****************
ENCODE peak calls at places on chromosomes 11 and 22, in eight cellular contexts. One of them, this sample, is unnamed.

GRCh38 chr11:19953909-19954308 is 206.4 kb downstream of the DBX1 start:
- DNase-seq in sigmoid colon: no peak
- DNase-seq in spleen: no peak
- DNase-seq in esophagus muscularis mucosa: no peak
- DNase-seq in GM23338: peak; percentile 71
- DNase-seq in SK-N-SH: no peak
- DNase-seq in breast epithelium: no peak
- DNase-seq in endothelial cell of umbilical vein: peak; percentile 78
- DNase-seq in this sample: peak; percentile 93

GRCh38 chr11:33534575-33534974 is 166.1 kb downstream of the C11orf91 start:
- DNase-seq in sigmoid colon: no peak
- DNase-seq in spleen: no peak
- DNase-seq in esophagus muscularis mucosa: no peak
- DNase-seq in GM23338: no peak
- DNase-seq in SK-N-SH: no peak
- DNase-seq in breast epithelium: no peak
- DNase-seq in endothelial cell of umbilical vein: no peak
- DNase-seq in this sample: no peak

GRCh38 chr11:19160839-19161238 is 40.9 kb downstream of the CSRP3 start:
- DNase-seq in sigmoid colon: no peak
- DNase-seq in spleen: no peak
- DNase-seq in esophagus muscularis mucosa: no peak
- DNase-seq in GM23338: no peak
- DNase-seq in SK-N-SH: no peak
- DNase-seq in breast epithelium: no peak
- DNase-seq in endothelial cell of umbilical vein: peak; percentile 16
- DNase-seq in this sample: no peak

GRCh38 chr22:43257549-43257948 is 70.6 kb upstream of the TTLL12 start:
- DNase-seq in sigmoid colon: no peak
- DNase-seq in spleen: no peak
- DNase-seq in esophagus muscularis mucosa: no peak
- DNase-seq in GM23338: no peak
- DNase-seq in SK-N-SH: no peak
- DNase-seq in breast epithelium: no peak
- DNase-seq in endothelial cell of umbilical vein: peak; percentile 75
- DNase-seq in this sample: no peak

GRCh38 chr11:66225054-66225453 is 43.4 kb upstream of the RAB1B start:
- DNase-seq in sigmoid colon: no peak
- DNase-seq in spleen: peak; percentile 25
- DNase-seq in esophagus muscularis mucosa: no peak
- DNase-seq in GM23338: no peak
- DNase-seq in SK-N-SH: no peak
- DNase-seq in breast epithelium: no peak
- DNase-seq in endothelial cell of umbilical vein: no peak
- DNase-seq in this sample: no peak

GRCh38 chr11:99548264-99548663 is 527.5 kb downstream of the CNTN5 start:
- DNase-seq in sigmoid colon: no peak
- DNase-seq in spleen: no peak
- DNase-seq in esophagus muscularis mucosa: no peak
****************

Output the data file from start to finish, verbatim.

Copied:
ENCODE peak calls at places on chromosomes 11 and 22, in eight cellular contexts. One of them, this sample, is unnamed.

GRCh38 chr11:19953909-19954308 is 206.4 kb downstream of the DBX1 start:
- DNase-seq in sigmoid colon: no peak
- DNase-seq in spleen: no peak
- DNase-seq in esophagus muscularis mucosa: no peak
- DNase-seq in GM23338: peak; percentile 71
- DNase-seq in SK-N-SH: no peak
- DNase-seq in breast epithelium: no peak
- DNase-seq in endothelial cell of umbilical vein: peak; percentile 78
- DNase-seq in this sample: peak; percentile 93

GRCh38 chr11:33534575-33534974 is 166.1 kb downstream of the C11orf91 start:
- DNase-seq in sigmoid colon: no peak
- DNase-seq in spleen: no peak
- DNase-seq in esophagus muscularis mucosa: no peak
- DNase-seq in GM23338: no peak
- DNase-seq in SK-N-SH: no peak
- DNase-seq in breast epithelium: no peak
- DNase-seq in endothelial cell of umbilical vein: no peak
- DNase-seq in this sample: no peak

GRCh38 chr11:19160839-19161238 is 40.9 kb downstream of the CSRP3 start:
- DNase-seq in sigmoid colon: no peak
- DNase-seq in spleen: no peak
- DNase-seq in esophagus muscularis mucosa: no peak
- DNase-seq in GM23338: no peak
- DNase-seq in SK-N-SH: no peak
- DNase-seq in breast epithelium: no peak
- DNase-seq in endothelial cell of umbilical vein: peak; percentile 16
- DNase-seq in this sample: no peak

GRCh38 chr22:43257549-43257948 is 70.6 kb upstream of the TTLL12 start:
- DNase-seq in sigmoid colon: no peak
- DNase-seq in spleen: no peak
- DNase-seq in esophagus muscularis mucosa: no peak
- DNase-seq in GM23338: no peak
- DNase-seq in SK-N-SH: no peak
- DNase-seq in breast epithelium: no peak
- DNase-seq in endothelial cell of umbilical vein: peak; percentile 75
- DNase-seq in this sample: no peak

GRCh38 chr11:66225054-66225453 is 43.4 kb upstream of the RAB1B start:
- DNase-seq in sigmoid colon: no peak
- DNase-seq in spleen: peak; percentile 25
- DNase-seq in esophagus muscularis mucosa: no peak
- DNase-seq in GM23338: no peak
- DNase-seq in SK-N-SH: no peak
- DNase-seq in breast epithelium: no peak
- DNase-seq in endothelial cell of umbilical vein: no peak
- DNase-seq in this sample: no peak

GRCh38 chr11:99548264-99548663 is 527.5 kb downstream of the CNTN5 start:
- DNase-seq in sigmoid colon: no peak
- DNase-seq in spleen: no peak
- DNase-seq in esophagus muscularis mucosa: no peak